Emma Thompson. What a gal. She can act. She can write. She can sound intelligent in an interview. How can you not love Emma Thompson? I first became infatuated with her after Sense and Sensibility. The scene at the end of the film when Hugh Grant returns gets me choked up every time. I thought she should’ve won the Oscar for her performance, but she got the Oscar for best adapted screenplay instead. Oh well, an Oscar’s an Oscar.
Thompson proves that she still has writing and acting chops in the delightful family film Nanny McPhee based on the Nurse Matilda children’s book series. Nanny McPhee is a Marry Poppins-esque character who uses special magical powers to discipline especially naughty children. The seven children in question belong to Colin Firth, a mortician and widower being forced to remarry by his aunt and benefactor (Angela Lansbury). The children in the film were wonderful little actors who pulled off the difficult task of being naughty and adorable at the same time. (One of the documentaries on the special features section of the disk suggetsed that working with children is as difficult as one would expect, especially when its seven children all under the age of ten, many of whom have never acted in a film before.)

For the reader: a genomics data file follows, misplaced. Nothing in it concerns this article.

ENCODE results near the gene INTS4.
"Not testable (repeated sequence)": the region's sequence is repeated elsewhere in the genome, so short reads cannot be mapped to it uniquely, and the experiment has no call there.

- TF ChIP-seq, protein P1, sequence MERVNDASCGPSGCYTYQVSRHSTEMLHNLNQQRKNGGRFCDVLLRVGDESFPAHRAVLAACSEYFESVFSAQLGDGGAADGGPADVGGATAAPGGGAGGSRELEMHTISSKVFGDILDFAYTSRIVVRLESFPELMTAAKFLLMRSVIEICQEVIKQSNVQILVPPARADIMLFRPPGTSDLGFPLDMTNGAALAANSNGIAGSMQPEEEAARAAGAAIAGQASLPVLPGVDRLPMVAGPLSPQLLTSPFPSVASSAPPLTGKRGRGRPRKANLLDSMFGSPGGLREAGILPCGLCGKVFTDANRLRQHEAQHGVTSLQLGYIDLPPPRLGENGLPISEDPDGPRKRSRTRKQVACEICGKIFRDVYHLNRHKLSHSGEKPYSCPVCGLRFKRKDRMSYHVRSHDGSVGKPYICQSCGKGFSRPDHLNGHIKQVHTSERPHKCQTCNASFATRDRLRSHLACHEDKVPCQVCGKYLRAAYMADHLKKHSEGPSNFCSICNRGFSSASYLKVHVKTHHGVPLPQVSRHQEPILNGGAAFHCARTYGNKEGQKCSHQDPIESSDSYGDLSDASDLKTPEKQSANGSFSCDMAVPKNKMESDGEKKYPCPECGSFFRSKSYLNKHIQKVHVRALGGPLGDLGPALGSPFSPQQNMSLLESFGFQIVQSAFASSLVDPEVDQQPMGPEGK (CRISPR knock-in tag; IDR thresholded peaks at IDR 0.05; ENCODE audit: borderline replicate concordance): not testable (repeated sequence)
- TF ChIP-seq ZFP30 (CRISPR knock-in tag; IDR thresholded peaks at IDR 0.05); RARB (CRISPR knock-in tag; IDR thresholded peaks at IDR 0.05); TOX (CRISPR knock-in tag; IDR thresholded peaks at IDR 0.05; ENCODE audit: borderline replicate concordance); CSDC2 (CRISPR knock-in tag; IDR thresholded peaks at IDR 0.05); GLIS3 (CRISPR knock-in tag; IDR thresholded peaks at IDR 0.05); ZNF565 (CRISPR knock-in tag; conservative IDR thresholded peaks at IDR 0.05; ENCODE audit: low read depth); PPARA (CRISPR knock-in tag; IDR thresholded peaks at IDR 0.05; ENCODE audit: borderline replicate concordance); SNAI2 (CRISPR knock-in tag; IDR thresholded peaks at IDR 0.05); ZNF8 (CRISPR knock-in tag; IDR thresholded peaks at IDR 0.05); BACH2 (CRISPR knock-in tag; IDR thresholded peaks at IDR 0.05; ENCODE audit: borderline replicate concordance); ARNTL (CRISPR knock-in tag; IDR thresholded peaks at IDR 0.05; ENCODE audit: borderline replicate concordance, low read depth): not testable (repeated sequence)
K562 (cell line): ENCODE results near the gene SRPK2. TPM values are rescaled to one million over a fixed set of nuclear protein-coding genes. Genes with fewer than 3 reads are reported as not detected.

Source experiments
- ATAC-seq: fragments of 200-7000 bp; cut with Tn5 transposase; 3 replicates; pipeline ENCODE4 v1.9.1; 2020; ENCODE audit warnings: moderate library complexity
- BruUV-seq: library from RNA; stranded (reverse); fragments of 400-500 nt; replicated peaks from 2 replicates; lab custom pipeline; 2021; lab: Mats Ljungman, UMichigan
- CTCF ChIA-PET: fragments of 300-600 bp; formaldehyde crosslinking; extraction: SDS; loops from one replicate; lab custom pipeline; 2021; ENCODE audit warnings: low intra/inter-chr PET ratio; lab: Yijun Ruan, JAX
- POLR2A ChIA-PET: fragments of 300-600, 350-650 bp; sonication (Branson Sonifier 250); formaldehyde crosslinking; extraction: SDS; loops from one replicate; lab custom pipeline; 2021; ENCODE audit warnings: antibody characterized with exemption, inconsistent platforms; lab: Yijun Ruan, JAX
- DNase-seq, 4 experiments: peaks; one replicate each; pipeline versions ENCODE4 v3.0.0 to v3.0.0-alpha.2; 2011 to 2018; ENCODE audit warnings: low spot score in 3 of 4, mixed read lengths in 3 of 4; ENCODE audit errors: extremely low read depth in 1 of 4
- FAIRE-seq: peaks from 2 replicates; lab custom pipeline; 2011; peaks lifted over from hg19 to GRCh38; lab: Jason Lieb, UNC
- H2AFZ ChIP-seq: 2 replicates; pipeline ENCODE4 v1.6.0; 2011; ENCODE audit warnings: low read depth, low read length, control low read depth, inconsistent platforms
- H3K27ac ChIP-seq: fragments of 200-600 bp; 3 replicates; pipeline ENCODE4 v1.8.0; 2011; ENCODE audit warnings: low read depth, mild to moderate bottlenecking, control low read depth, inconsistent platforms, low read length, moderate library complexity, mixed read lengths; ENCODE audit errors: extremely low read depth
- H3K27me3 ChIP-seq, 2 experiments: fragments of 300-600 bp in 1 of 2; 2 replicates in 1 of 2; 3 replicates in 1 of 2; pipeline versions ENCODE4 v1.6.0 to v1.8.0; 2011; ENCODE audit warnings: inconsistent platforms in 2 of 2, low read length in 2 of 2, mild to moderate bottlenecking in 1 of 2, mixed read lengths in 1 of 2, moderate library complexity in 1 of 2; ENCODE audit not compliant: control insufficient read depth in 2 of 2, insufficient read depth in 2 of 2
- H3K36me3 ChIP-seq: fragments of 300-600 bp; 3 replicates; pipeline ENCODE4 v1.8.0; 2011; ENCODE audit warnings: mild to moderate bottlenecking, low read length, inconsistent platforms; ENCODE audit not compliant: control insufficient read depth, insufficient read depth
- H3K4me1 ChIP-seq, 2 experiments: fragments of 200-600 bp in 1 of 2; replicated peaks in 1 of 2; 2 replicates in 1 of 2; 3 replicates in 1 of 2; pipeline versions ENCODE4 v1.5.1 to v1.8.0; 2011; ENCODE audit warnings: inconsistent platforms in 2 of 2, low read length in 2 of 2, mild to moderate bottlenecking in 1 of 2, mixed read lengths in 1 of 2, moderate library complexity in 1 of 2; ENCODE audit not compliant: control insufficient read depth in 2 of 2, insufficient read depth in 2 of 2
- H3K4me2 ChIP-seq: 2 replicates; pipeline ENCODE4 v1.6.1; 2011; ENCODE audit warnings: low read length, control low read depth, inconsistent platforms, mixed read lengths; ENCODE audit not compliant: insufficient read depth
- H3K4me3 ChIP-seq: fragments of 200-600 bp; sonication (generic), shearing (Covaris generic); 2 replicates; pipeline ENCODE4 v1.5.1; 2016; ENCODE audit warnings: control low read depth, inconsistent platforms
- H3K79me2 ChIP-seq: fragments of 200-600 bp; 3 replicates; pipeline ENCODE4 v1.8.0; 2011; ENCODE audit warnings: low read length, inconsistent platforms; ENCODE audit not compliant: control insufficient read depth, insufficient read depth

The always beautiful Emma Thompson is hidden beneath the warted and ugly face of Nanny McPhee. We and the children find her frightening at first, repelled by her grotesque appearence. But each of her ugly features disppear as the children learn one of five important principles. By the film’s end, Nanny McPhee is radiant in all her Emma Thompson beauty, wartless and wonderful.
The script is sharp, simple, and funny. Colin Firth is Colin Firth, which is to say charming and British and handsome and lovable. Angela Lansbury did what was she was told, but I found her character a little over the top, even for a colorful comedy. The set design was neat and fitting for the tone of the film — bright vibrant colors — but since I noticed it and found it very Un-Victorian, I wonder if such a bold design is a good thing or a bad thing.
It’s a wonderful film, one we’ll likely buy and watch again and show to Luke and Jake once they’re older. I can’t recommend it enough. Magical and sweet and touching and full to the brim of Emma Thompson, one ingredient Lauren and I can’t get enough of.